Forty-thousand gun deaths a year. This Congress is finally doing something about it. It was so powerful to be there with Lucy who's in politics because of the tragedy that befell her and her family.

[23:25:04] As I'm getting ready to go back to Parkland to be with my community knowing that one year later so many things have happened as a result of the courage of the families, the leadership of these young people. We're at a different moment.

Today is the perfect example of that. I'm so proud of Congresswoman McBath. I'm so proud of the young people in my district. And I admire and am inspired every day by the courageous families who have taken this immense grief and have worked so hard to try to take action so that no one should ever have to feel what they feel and what tomorrow is going to remind them of and will be so difficult for them and for our community.

LEMON: You mention those gun violence deaths every year. If anything -- if anything rises to a national emergency it's that.

DEUTCH: This is it.

LEMON: Thank you, sir.

DEUTCH: Thanks, Don.

LEMON: We'll be right back.


LEMON: CNN reporting exclusively tonight that attorney general nominee William Barr has been consulting with Justice Department officials on how to handle the highly anticipated report from Robert Mueller, that in the wake of speculation that the investigation is entering its final phases.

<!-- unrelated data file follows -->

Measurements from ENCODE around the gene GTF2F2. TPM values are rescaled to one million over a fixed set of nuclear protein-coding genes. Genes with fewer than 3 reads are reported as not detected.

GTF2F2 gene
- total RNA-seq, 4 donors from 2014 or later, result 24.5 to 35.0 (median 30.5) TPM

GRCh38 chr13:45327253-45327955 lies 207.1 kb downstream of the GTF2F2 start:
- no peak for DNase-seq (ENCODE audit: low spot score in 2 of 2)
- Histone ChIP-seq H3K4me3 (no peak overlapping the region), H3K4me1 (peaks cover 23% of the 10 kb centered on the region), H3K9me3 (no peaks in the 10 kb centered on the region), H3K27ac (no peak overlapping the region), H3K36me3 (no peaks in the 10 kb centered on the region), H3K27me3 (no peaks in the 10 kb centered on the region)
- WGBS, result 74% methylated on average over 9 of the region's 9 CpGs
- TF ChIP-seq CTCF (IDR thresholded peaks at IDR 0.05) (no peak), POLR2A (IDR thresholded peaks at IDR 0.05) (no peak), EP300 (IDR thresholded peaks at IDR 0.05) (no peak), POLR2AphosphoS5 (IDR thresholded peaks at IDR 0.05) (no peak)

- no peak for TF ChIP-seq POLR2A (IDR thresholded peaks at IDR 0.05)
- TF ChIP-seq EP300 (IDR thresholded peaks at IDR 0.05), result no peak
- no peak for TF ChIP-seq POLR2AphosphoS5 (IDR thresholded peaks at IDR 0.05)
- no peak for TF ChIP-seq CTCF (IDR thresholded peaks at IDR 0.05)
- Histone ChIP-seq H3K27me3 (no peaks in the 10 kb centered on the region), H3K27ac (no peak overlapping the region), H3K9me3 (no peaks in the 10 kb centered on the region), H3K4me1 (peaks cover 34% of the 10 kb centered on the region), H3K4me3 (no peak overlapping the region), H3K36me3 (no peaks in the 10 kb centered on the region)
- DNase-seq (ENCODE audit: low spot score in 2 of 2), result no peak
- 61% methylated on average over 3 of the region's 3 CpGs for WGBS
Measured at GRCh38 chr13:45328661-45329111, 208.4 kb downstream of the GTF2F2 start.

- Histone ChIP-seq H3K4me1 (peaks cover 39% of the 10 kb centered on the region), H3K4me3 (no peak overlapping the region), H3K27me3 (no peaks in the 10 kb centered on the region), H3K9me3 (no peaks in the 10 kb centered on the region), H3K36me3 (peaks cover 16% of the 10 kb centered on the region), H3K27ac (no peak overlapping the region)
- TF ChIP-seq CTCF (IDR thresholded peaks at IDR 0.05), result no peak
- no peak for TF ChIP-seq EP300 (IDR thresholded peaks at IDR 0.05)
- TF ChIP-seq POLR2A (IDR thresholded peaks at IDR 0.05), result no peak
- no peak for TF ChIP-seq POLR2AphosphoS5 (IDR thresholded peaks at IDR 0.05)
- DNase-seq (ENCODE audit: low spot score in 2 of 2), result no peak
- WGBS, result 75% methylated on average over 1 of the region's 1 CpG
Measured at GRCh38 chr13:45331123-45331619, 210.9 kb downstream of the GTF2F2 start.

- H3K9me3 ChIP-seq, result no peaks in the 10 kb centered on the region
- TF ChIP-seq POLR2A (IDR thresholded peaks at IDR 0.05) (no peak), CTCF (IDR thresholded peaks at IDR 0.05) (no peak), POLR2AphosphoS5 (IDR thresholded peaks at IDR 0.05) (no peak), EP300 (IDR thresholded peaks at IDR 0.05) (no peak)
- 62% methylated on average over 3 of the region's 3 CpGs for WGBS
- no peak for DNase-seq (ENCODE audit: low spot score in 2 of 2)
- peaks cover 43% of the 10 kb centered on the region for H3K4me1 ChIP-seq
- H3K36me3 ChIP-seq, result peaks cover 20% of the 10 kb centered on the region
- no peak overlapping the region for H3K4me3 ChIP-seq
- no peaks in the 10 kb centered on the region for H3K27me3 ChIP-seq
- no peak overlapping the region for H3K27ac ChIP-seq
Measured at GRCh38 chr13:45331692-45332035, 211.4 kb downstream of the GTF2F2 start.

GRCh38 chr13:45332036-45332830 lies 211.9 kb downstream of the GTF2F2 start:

[23:30:07] Let's discuss now with a picture on what we might expect from Robert Mueller. John Pistole, he worked as a deputy to Robert Mueller for six years when Mueller was FBI director. It's so good to have you on, John to and get your perspective. Thank you so much.


LEMON: You worked with him for six years at the FBI as I said. There's so much anticipation and expectation regarding this report, but you say we may never see it.

PISTOLE: Well, that's right. I mean, special counsel Mueller's obligation is to prepare and present a report to the Department of Justice, to the deputy attorney general and the attorney general.